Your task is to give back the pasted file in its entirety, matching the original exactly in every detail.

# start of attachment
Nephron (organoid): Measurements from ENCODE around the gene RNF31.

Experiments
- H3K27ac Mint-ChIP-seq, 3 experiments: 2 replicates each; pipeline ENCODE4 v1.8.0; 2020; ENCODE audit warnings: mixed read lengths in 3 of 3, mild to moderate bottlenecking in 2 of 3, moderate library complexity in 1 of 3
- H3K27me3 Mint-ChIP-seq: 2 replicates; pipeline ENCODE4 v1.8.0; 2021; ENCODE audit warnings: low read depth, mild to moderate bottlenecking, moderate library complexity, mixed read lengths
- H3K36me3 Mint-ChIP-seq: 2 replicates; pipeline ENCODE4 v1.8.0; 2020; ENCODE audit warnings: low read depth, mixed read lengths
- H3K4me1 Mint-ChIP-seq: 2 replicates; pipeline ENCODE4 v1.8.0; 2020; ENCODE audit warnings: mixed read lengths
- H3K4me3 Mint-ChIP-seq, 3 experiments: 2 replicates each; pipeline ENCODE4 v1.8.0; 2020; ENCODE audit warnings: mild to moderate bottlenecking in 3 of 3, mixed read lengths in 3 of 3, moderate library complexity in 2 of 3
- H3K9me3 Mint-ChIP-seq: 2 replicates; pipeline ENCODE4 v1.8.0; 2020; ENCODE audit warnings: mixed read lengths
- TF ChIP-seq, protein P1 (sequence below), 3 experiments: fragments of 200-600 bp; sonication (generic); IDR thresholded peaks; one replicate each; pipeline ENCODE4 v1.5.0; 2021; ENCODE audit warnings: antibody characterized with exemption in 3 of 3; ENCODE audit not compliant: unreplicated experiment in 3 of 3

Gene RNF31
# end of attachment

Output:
Nephron (organoid): Measurements from ENCODE around the gene RNF31.

Experiments
- H3K27ac Mint-ChIP-seq, 3 experiments: 2 replicates each; pipeline ENCODE4 v1.8.0; 2020; ENCODE audit warnings: mixed read lengths in 3 of 3, mild to moderate bottlenecking in 2 of 3, moderate library complexity in 1 of 3
- H3K27me3 Mint-ChIP-seq: 2 replicates; pipeline ENCODE4 v1.8.0; 2021; ENCODE audit warnings: low read depth, mild to moderate bottlenecking, moderate library complexity, mixed read lengths
- H3K36me3 Mint-ChIP-seq: 2 replicates; pipeline ENCODE4 v1.8.0; 2020; ENCODE audit warnings: low read depth, mixed read lengths
- H3K4me1 Mint-ChIP-seq: 2 replicates; pipeline ENCODE4 v1.8.0; 2020; ENCODE audit warnings: mixed read lengths
- H3K4me3 Mint-ChIP-seq, 3 experiments: 2 replicates each; pipeline ENCODE4 v1.8.0; 2020; ENCODE audit warnings: mild to moderate bottlenecking in 3 of 3, mixed read lengths in 3 of 3, moderate library complexity in 2 of 3
- H3K9me3 Mint-ChIP-seq: 2 replicates; pipeline ENCODE4 v1.8.0; 2020; ENCODE audit warnings: mixed read lengths
- TF ChIP-seq, protein P1 (sequence below), 3 experiments: fragments of 200-600 bp; sonication (generic); IDR thresholded peaks; one replicate each; pipeline ENCODE4 v1.5.0; 2021; ENCODE audit warnings: antibody characterized with exemption in 3 of 3; ENCODE audit not compliant: unreplicated experiment in 3 of 3

Gene RNF31